It was mid-August. I’d driven to the Zymoetz River knowing full well that even in years of robust returns there was little chance of provoking a strike from a steelhead. According to the best indicators, this year was definitely not one of those. I just wanted stand in the river and cast a fly and use that desire as a pretext to give the dog a walk through the woods.
As it turned out, the river was coloured and the sun was beating down upon it, all of which conspired to reduce my chances of a hook to almost zero. The days when I needed to hook a fish to have a good day have long passed. When I broke down my pole and made for my truck late in the afternoon, I felt the day was a success.
As we drove toward Copperside, a woman waved at us. I stopped. She walked around the front of the truck as I powered the window down.
“There are grizzly bears in the area,” she said with an urgent look on her face and a tinge of panic in her voice. “Here, here, look!”
She punched the face of her mobile phone then turned it so that I could see a picture she’d taken of a pair of magnificent brown bears as they snuffled at grain behind her barn.
“Yeah,” I sighed, unable to muster up the level of concern I was sure she expected. “Those are definitely grizzly bears.”
“We just want to warn people who might be fishing the river that they’re around,” she said, eyes widening.
“Thanks,” I said. “I appreciate it.”
“Damn it!” I thought as I drove off. “One or both of those big brown bears are going to die.”
The well meaning woman who waved me down can’t be blamed for her over reaction to the appearance of the bears. She couldn’t be blamed for not understanding that the threat they represented to her apple tree, her compost heap, her garbage can, and her bird feeder, was a hundred fold greater than the threat they posed to her and her loved ones.
The appearance of a pair of grizzlies in Copperside is rare now, but a hundred years ago you can bet it was commonplace. The reason a bear sighting is now a rare occurrence there is because bears are highly intelligent creatures who recognize that frequenting a place with homes and ranches is contraindicated despite the fact that a productive salmon stream runs through it.
The bears moved on. One of them made it as far as Thornhill before it was killed under the pretext that it was “acclimated” to humans and, therefore posed too great a threat to them.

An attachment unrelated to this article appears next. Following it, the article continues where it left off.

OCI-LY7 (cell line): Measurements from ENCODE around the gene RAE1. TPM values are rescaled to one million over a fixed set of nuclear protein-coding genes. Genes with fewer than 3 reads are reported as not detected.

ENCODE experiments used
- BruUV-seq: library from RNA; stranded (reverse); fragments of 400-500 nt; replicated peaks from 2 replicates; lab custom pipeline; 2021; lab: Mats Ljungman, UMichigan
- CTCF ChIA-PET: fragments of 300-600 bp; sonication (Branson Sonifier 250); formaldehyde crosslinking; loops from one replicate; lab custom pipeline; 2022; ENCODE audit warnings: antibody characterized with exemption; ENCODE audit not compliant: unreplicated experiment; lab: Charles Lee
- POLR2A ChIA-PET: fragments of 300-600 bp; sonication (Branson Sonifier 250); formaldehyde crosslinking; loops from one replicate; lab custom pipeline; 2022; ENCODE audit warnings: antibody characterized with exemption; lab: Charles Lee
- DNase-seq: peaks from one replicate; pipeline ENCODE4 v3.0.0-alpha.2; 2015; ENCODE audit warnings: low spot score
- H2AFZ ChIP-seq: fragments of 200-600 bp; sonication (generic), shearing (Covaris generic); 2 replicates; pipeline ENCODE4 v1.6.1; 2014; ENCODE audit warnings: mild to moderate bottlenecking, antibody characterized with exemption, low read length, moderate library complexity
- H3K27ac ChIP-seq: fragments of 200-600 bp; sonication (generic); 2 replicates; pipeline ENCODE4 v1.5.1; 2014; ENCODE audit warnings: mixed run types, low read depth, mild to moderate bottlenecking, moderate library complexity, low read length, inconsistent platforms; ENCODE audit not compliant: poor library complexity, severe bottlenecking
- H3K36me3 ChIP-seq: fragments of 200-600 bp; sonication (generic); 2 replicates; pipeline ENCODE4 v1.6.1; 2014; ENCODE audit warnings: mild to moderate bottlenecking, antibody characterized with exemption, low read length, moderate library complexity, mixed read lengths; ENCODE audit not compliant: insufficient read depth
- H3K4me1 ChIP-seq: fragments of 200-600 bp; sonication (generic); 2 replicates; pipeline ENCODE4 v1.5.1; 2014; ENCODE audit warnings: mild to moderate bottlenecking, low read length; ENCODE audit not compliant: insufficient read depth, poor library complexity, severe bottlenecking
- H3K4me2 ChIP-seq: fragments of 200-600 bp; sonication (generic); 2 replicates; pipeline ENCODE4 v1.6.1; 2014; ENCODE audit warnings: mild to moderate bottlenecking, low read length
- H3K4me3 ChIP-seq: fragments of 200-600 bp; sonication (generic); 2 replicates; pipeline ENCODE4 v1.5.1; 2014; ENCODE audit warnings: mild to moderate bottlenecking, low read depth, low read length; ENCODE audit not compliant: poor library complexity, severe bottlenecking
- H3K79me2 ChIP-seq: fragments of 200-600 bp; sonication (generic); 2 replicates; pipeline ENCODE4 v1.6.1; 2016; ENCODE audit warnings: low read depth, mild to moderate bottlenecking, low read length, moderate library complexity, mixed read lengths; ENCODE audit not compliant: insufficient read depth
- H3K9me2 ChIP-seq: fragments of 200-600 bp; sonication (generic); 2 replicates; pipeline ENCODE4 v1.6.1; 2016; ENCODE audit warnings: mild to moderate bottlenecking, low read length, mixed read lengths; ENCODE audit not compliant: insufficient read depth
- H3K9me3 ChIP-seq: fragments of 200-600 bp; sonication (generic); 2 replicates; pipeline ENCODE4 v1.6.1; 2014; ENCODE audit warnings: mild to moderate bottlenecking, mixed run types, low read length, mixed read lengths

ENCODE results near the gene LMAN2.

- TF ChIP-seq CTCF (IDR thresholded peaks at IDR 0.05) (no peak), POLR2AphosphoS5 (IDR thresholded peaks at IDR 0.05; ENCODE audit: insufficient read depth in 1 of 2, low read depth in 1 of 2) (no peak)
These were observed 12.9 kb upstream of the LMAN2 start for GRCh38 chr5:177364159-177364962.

A few weeks later a kermode was sighted in the area of the Howe Creek Trail. To reach that point the white black-bear must have been acclimated to humans, since the Howe Creek Trail runs through a far more densely populated area than Thornhill, but having the great good fortune of being an icon whose names, spirit bear and kermode, are everywhere, the bruin was tranquillized and relocated.
So, you would be forgiven for asking, why wasn’t the errant Thornhill grizzly not darted and shipped off? The answer you will be given by the department of FLNRO in charge of bear issues is that the bears will just return to the same spot and create havoc again. To some extent this is true. The range of grizzlies is vast. For example, great grizzled bears tagged in the Khutzeymateen Valley in the spring were found foraging in the estuary of the Exchamsiks. Similarly, some of the grizzlies of the upper Kitimat make their way to the Lakelse River.
Still, this is a lame excuse for executing the great bears. It may cost money to do so, but if a bear returns, relocate it again. I don’t think the creature will return perpetually.
Yes, a grizzly is a potentially dangerous animal, as is a moose in the rut, or a texting motorist, but the sensible way to respond to the presence of bears – after taking the common sense initiatives like moving bird feeders, and storing garbage inside – is to move out of the way and let them pass.
The inland grizzlies are far more dangerous creatures than their coastal cousins, yet everything is done to avoid killing them in Banff or Jasper. Corridors have been built for them over the trans Canada highway. People are aware of their presence and take the necessary precautions and nobody gets mauled.
Grizzlies roaming around looking for an apple tree, or a feast of garbage are not shepherding cubs or zealously guarding a kill. Grizzlies aren’t Bengal tigers. They don’t stalk, kill, and eat humans.
Given that we have carelessly logged much of their prime habitat, senselessly slaughtered them for their hides and claws, overfished the salmon stocks so vital to their health and survival, and are the largest single force contributing to changing the climate, which has led to warmer, wetter winters that have made their denning problematic, maybe we should cut them a break.